I hope people will indulge me a newbie question on notation.
For reference, the textbook in question is Contemporary Abstract Algebra by Joseph Gallian (8th edition).
I was reading the chapter on extension fields, which defines the Fundamental Theorem of Field Theory as follows: "Let F be a field and let f(x) be a nonconstant polynomial in F[x]. Then there is an extension field E of F in which f(x) has a zero." It then gives the following example:
Let $f(x)=x^2 + 1 \in Q[x]$. Then, viewing $f(x)$ as an element of $E[x] = (Q[x]/\langle x^2 + 1\rangle)[x]$, we have $$ f(x + \langle x^2 + 1 \rangle) = (x + \langle x^2 + 1 \rangle)^2 + 1 = x^2 + \langle x^2 + 1 \rangle + 1 = x^2 + 1 + \langle x^2 + 1 \rangle = 0 + \langle x^2 + 1 \rangle $$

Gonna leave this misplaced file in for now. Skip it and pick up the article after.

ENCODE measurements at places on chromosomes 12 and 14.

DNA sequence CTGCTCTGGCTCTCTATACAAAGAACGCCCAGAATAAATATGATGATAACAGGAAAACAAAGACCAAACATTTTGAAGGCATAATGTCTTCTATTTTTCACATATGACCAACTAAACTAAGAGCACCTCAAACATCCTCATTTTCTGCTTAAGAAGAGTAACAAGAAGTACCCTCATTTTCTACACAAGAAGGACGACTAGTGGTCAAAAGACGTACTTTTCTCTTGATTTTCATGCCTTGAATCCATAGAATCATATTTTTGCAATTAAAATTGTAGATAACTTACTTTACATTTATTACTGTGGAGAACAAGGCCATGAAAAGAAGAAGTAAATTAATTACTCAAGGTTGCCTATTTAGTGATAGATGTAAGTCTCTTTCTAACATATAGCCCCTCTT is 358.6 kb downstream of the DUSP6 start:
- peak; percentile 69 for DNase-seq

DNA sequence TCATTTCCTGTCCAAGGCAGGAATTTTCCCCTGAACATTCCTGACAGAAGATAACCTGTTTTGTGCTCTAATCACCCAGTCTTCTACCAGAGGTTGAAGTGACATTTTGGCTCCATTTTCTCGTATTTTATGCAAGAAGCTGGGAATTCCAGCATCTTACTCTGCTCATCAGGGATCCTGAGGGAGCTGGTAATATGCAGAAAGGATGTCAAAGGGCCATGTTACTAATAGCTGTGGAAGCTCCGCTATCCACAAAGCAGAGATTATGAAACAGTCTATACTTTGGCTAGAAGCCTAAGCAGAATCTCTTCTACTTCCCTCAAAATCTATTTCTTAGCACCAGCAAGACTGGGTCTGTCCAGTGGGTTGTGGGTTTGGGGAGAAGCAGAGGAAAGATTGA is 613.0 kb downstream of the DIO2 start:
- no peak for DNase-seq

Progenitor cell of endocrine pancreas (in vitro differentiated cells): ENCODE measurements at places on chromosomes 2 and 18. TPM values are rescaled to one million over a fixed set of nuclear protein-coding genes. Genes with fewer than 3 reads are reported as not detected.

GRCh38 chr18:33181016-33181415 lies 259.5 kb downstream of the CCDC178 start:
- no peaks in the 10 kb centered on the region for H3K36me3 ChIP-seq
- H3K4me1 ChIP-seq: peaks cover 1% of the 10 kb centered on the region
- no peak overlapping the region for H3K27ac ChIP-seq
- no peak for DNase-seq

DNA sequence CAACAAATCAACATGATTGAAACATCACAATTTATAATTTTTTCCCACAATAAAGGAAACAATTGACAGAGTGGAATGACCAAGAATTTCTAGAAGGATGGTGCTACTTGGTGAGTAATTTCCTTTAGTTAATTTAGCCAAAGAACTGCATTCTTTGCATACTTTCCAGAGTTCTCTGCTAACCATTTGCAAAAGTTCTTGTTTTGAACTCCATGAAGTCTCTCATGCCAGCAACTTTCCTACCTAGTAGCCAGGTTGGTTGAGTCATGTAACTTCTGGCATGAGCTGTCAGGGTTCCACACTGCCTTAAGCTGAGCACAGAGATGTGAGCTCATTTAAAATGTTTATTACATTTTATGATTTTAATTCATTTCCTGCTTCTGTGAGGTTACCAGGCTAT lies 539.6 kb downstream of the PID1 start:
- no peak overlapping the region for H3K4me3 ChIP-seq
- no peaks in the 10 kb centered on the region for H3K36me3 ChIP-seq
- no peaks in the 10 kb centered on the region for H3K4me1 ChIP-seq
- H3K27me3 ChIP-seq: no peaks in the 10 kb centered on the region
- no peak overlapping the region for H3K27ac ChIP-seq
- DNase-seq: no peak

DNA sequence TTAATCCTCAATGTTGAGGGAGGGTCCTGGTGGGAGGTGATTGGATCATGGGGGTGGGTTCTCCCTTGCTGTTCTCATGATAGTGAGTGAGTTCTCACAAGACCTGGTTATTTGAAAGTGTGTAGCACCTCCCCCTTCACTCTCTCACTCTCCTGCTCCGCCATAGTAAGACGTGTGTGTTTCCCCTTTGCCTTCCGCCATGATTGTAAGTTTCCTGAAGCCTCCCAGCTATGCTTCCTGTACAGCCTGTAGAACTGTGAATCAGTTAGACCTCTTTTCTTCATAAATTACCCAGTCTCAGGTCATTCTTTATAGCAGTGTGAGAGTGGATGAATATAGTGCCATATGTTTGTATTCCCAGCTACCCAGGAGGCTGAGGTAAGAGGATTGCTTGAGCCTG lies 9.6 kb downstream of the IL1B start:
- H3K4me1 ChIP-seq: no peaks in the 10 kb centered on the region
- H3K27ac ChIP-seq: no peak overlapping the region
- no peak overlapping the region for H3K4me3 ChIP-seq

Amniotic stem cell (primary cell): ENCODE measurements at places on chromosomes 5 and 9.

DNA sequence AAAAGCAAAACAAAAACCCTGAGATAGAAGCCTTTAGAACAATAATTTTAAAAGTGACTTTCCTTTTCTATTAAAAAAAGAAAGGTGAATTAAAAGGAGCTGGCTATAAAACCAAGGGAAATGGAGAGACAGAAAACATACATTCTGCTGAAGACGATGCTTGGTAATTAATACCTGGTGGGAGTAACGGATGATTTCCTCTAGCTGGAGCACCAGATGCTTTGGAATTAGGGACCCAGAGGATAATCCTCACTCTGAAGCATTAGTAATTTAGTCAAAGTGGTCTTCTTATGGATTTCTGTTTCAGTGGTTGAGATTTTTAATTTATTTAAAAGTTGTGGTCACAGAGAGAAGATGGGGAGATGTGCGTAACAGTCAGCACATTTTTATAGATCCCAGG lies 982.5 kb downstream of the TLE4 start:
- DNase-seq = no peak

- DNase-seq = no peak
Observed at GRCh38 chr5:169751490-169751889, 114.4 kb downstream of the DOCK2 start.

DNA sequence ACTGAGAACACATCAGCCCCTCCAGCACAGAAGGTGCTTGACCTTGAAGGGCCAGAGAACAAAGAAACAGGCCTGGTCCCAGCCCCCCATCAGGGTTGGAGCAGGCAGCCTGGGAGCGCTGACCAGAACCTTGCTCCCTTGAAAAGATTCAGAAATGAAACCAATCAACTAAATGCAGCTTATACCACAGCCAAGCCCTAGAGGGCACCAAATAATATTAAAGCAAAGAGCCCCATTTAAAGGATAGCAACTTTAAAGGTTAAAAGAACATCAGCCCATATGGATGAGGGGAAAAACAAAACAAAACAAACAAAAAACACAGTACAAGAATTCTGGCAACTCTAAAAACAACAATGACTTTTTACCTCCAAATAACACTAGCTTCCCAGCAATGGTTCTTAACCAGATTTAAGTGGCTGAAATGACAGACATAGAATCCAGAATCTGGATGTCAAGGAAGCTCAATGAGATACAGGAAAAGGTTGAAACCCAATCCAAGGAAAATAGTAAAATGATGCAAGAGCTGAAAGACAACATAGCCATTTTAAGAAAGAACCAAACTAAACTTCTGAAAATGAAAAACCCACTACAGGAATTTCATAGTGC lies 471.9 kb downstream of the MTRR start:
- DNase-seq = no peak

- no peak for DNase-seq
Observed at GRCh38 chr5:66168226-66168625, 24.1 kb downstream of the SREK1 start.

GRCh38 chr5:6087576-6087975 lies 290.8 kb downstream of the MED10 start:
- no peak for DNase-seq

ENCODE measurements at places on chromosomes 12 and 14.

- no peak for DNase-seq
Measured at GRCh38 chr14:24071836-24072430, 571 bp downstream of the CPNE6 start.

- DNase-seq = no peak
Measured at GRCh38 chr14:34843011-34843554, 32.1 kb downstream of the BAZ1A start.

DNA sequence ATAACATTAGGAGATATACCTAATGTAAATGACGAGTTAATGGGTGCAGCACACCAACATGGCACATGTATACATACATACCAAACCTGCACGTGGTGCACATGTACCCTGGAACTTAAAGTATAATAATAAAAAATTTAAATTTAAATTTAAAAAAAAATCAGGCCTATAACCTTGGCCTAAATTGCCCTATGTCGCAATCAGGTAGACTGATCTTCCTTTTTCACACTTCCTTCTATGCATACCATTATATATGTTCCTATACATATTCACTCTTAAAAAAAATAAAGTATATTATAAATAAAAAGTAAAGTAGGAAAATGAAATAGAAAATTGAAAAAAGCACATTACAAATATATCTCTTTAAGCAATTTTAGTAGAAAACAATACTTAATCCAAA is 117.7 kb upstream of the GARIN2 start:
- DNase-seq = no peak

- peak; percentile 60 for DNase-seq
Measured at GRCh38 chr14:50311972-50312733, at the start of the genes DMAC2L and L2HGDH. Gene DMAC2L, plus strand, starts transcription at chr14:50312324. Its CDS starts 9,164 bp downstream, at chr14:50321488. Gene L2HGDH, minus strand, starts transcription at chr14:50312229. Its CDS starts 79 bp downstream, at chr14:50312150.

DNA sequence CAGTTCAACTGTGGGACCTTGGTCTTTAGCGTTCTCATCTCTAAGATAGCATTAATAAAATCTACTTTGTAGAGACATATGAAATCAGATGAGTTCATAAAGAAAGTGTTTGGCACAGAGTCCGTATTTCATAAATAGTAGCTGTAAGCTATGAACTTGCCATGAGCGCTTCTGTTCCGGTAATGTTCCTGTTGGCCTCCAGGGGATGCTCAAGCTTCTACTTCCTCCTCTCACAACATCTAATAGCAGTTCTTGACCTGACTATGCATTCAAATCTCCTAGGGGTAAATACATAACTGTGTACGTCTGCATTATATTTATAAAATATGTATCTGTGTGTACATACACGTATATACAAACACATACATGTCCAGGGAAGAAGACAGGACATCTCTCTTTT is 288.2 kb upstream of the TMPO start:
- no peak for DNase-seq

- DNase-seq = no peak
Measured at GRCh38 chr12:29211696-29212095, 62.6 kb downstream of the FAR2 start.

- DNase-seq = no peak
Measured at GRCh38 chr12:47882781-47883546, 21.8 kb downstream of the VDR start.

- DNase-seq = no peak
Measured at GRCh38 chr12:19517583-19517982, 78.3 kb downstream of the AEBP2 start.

I have to admit I'm slightly baffled by this example and his notation. So I understand that $Q[x]$ is a polynomial ring with rational coefficients, that $G/H$ is a factor/quotient ring (or a factor group in group theory), and that $\langle a \rangle$ is an ideal generated by $a$ (or a cyclic group generated by $a$ in group theory), but I'm having trouble understanding what this actually means when put together. Can someone help me understand this example? I'm having particular difficulty understanding what $E[x] = (Q[x]/\langle x^2 + 1\rangle)[x]$ means. What does this actually consist of (i.e. what are its elements)?